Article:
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Resting place of the Ark of the Covenant to be site of new archaeological investigation

Kiryat Ye’arim, 10 kilometres west of Jerusalem, is believed to be the site of a temple mentioned in the Book of Ezra

    Artist's impression of the Ark of the Covenant
    Artist's impression of the Ark of the Covenant (Wikimedia Commons)

    One of the most important and mysterious biblical relics is the subject of a major new archaeological dig at Kiryat Ye’arim, near Jerusalem.

    The Ark of the Covenant first appears in the Book of Exodus, when Moses is instructed to build a container for the tablets on which the Ten Commandments were written.

    It then appears prominently throughout several books of the Bible as a source of miracles before apparently being looted by the Babylonians as detailed in an ancient Greek translation of the third Book of Ezra, 1 Esdras,

    And they took all the holy vessels of the Lord, both great and small, with the vessels of the ark of God, and the king's treasures, and carried them away into Babylon

     1 Esdras 1:54

    Several theories have been offered for its disappearance and current location, with claims made for a secret resting places on Mount Nebo, in Ethiopia and even Warwickshire.  But a team led by Israel Finkelstein and Christophe Nicolle from Tel Aviv University and Thomas Römer from the College de France seems confident of making a major discovery on the site of the ancient temple at Kiryat Ye’arim.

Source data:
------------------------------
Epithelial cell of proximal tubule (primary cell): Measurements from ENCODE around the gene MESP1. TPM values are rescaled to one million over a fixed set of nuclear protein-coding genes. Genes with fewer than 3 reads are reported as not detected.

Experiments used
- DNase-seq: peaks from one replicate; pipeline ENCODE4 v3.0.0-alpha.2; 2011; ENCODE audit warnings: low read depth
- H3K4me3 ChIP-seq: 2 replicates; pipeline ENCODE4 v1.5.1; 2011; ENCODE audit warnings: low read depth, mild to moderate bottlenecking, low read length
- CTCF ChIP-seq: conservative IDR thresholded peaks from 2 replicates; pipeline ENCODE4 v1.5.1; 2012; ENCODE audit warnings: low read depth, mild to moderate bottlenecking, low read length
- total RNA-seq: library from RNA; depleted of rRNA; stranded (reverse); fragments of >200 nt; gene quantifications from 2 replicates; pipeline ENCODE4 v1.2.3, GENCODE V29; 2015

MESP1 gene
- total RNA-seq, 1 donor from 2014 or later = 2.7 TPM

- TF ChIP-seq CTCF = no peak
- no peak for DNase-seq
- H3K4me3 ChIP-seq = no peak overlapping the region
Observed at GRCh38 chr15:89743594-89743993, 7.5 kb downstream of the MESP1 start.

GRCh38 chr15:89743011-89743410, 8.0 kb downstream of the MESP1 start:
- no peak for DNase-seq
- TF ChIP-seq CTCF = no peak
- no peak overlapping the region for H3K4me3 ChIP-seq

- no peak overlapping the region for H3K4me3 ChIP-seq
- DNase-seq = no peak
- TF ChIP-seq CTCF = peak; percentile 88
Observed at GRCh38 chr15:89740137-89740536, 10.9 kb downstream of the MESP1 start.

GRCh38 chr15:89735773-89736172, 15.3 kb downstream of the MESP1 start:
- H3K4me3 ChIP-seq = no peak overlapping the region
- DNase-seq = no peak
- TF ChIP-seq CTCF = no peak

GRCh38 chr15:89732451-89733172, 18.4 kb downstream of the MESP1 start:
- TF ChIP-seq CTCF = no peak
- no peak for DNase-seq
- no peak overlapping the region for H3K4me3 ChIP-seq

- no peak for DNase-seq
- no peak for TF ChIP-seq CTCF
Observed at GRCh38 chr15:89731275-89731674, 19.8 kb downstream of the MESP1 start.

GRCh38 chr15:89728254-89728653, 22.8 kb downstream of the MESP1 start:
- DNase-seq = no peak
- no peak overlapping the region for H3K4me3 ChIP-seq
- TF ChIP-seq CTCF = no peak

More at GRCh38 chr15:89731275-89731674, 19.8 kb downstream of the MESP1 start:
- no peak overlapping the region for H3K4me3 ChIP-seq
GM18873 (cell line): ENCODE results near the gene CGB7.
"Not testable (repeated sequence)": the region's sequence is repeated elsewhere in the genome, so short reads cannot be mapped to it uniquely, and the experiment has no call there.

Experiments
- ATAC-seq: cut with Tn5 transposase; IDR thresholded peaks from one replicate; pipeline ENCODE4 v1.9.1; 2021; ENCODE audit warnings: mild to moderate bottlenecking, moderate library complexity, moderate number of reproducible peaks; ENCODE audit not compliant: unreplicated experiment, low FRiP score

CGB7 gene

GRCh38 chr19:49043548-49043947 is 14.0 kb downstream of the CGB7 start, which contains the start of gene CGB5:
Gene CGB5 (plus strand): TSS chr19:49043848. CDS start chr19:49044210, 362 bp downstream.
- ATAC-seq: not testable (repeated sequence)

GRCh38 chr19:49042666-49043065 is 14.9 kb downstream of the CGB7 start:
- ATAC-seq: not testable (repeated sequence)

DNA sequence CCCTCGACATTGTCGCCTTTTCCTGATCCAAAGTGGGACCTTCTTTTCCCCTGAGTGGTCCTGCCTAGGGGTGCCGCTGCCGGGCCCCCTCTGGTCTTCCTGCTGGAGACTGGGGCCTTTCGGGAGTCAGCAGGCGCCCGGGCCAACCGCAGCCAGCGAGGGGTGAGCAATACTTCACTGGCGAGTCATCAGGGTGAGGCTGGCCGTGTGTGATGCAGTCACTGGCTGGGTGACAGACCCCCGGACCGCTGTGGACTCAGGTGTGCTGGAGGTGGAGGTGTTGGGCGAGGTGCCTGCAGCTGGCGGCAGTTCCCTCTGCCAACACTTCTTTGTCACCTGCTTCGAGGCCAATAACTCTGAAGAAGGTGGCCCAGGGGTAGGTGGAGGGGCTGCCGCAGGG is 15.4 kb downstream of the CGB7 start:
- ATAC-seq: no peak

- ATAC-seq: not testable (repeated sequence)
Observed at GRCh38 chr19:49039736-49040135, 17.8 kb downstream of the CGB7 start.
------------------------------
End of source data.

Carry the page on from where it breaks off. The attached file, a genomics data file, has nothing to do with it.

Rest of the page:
“The place is important for several reasons,” Finkelstein told The Times of Israel. “It’s a large, central site in the Jerusalem hills that hasn’t been studied until now. It may be the only key site in Judah that hasn’t undergone a systematic archaeological excavation.”

    The dig is set to commence in early August and continue through September.

    Kiryat Ye’arim is mentioned in the Book of Samuel as a place where the Ark of the Covenant was stored at for 20 years after it was returned to the Israelites by the Philistines.

    While it is later described as having been then transported by King David to Jerusalem,

    Finkelstein still believes that the site may still be important in Ark history.

    The likelihood of discovering a Jewish artefact of unparalleled historical and theological importance remains low, but nevertheless the dig may well produce new and valuable information about the history of Iron Age Judah.

     

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